Soul Power (2009)
Soul Power (2009)
Critic Consensus: Featuring some incredible performances from many 70s soul legends, Soul Power is an exhilarating snap-shot of a bygone era.
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Critic Reviews for Soul Power
Soul Power turns out to be an unusually resonant time capsule, one that weaves together theatrics, musicianship, cosmopolitanism and sharp political critique in a vibrant look-back that's at once celebratory and wistful.
It's impossible not to be moved.
It packs the emotional and historical power of a heady 'family gathering' celebration of African and, to use the term then in fashion, Afro-American pride.
Soul Power is the indispensable companion film to Leon Gast's thrilling 1996 documentary When We Were Kings.
Watching the Godfather of Soul on the big outdoor stage, you think back to his appearance in The T.A.M.I. Show a decade earlier. And then you think: I feel good.
Audience Reviews for Soul Power
Saw this one at 9 in the morning one weekend during TIFF a few years back and it worked better than a morning coffee to get the juices flowing. Make no doubts about it. This is James Brown's film. A nice companion to When We Were Kings.
SOUL POWER offers a different view surrounding the events of The Rumble In The Jungle In Zaire-1974. A decent companion to When We Were Kings, but nowhere near as engaging as it could have been. With icons that are larger than life today as they were then, the documentary falls short on piecing together the performances. That's not to say the performances are anything less that fantastic, I just felt the ball was dropped in the editing room with even the beginning of the film taking a bit of time to get steam going. The song choices showcased in the film are the "all too familiar" selections from the artists instead of others which may be lesser known but just as, if not more, powerful. Some of the performances which ended up on the deleted scenes portion of the dvd had me asking why they weren't included in the very short time capsule the film attempts to deliver. Still worth watching, but mostly served as a reminder of how great the documenatary "When We Were Kings" actually is.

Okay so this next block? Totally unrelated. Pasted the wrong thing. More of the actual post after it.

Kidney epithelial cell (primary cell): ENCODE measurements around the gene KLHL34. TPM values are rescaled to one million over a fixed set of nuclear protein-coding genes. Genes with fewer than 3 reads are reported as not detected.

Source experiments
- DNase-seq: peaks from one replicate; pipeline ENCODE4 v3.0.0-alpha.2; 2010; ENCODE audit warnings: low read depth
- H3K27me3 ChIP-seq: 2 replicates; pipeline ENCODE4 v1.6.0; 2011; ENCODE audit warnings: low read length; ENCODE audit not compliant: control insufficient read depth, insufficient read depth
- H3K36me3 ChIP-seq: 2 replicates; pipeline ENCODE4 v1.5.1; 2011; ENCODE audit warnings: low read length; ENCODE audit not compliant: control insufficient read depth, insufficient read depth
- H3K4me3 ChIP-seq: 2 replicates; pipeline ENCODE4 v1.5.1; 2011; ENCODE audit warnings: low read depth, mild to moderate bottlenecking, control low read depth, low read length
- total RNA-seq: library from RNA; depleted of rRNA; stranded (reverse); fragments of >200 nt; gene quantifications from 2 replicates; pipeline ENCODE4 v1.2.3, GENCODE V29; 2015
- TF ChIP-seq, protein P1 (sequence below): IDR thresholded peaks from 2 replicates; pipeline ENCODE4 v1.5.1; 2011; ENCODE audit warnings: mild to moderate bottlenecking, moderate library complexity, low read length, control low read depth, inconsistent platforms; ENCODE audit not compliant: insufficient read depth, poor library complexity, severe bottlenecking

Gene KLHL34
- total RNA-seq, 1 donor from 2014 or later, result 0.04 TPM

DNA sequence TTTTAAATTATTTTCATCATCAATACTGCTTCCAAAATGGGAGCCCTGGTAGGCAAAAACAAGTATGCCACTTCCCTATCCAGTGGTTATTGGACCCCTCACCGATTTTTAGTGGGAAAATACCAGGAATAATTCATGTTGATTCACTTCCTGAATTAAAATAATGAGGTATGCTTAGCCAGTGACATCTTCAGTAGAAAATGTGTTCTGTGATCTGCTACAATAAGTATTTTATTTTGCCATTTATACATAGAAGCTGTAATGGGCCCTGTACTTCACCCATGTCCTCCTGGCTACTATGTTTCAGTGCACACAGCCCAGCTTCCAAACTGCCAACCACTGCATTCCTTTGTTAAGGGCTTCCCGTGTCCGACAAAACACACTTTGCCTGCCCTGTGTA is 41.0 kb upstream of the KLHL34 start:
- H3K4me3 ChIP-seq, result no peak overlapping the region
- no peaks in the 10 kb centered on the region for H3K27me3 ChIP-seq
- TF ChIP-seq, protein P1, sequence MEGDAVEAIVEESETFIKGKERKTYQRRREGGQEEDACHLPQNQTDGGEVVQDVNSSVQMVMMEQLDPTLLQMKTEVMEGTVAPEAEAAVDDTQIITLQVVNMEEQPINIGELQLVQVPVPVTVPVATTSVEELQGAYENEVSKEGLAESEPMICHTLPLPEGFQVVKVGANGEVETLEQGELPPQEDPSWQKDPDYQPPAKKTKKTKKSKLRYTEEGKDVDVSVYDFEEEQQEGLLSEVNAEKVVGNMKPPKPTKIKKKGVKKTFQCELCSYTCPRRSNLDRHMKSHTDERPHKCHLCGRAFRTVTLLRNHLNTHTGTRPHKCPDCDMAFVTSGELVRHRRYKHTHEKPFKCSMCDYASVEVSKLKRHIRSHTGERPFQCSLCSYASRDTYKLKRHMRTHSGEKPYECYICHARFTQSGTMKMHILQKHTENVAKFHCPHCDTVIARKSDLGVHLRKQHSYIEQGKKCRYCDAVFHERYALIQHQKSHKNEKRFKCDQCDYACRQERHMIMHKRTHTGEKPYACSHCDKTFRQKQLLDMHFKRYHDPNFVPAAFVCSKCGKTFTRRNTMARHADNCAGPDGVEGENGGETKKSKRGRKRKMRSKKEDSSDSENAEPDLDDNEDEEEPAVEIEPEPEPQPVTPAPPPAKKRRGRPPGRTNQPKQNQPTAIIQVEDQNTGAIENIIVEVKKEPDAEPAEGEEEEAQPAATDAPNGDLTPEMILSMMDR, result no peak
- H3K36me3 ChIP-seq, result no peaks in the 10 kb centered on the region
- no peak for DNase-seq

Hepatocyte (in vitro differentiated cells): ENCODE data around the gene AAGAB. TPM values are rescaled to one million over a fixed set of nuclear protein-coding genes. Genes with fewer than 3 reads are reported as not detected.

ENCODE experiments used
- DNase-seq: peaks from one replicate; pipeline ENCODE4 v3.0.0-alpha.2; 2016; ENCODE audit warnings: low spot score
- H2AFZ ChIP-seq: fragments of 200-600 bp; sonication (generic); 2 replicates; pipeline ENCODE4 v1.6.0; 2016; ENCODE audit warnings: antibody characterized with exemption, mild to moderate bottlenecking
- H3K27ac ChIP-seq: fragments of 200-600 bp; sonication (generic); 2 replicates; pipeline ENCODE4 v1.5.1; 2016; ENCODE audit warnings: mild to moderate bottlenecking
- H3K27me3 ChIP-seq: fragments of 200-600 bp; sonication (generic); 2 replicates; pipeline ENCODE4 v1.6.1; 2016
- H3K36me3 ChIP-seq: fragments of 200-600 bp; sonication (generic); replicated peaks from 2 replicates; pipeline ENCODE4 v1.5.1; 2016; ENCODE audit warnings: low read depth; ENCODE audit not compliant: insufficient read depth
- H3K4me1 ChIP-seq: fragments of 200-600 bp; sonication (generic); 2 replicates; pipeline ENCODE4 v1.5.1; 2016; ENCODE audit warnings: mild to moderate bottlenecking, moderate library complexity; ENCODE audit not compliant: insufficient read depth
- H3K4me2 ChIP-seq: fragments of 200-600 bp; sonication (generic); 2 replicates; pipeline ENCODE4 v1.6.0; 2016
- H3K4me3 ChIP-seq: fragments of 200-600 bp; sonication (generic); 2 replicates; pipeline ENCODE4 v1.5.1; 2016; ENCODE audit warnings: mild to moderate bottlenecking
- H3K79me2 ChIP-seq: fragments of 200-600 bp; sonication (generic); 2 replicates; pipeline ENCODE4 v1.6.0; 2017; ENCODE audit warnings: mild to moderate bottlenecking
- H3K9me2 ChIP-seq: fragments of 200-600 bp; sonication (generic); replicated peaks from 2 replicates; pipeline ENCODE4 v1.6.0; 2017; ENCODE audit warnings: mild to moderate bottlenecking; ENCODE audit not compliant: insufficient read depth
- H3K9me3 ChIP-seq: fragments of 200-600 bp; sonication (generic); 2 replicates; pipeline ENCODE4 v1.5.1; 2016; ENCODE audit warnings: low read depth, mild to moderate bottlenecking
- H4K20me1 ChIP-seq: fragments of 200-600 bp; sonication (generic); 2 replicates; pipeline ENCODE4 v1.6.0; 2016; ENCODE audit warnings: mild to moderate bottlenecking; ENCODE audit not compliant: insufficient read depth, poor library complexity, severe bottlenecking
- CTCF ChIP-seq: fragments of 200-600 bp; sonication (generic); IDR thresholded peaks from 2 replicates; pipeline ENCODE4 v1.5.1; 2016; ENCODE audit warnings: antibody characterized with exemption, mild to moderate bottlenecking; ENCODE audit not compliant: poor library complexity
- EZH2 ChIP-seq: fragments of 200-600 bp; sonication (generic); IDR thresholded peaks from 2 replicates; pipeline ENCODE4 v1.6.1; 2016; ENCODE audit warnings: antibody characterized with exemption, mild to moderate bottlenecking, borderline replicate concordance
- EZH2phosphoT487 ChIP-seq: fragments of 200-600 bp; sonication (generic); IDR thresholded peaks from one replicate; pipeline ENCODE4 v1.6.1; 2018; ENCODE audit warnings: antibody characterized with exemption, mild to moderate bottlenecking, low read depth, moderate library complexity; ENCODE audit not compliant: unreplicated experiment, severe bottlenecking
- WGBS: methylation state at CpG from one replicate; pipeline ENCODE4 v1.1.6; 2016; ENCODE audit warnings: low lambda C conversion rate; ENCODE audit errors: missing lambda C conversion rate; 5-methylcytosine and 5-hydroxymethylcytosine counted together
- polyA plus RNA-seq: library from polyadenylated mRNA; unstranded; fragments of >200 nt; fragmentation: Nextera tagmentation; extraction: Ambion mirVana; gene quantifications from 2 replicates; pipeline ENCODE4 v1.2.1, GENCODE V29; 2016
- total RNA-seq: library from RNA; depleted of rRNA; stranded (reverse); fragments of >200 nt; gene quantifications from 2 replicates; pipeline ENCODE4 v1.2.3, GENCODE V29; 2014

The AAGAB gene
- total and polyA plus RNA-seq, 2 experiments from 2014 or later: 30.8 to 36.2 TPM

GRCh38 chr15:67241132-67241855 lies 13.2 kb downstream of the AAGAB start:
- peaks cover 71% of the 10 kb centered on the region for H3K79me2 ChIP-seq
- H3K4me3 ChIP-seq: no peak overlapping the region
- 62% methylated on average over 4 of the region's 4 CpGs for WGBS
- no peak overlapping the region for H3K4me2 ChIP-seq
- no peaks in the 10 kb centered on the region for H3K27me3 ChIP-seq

Not released until 2009, this is the documentary of 1974 music festival run in conjunction with the Rumble In The Jungle in Zaire. There's a surprisingly small amount of actual performances (though you get a few extra in Special Features on the DVD), but in return you get a whole load of background scenes of the time and the place , a bunch of late great musicians hanging out and partying, James Brown at his feverish gyrating best and a very cute, very young Sister Sledge. Magic.
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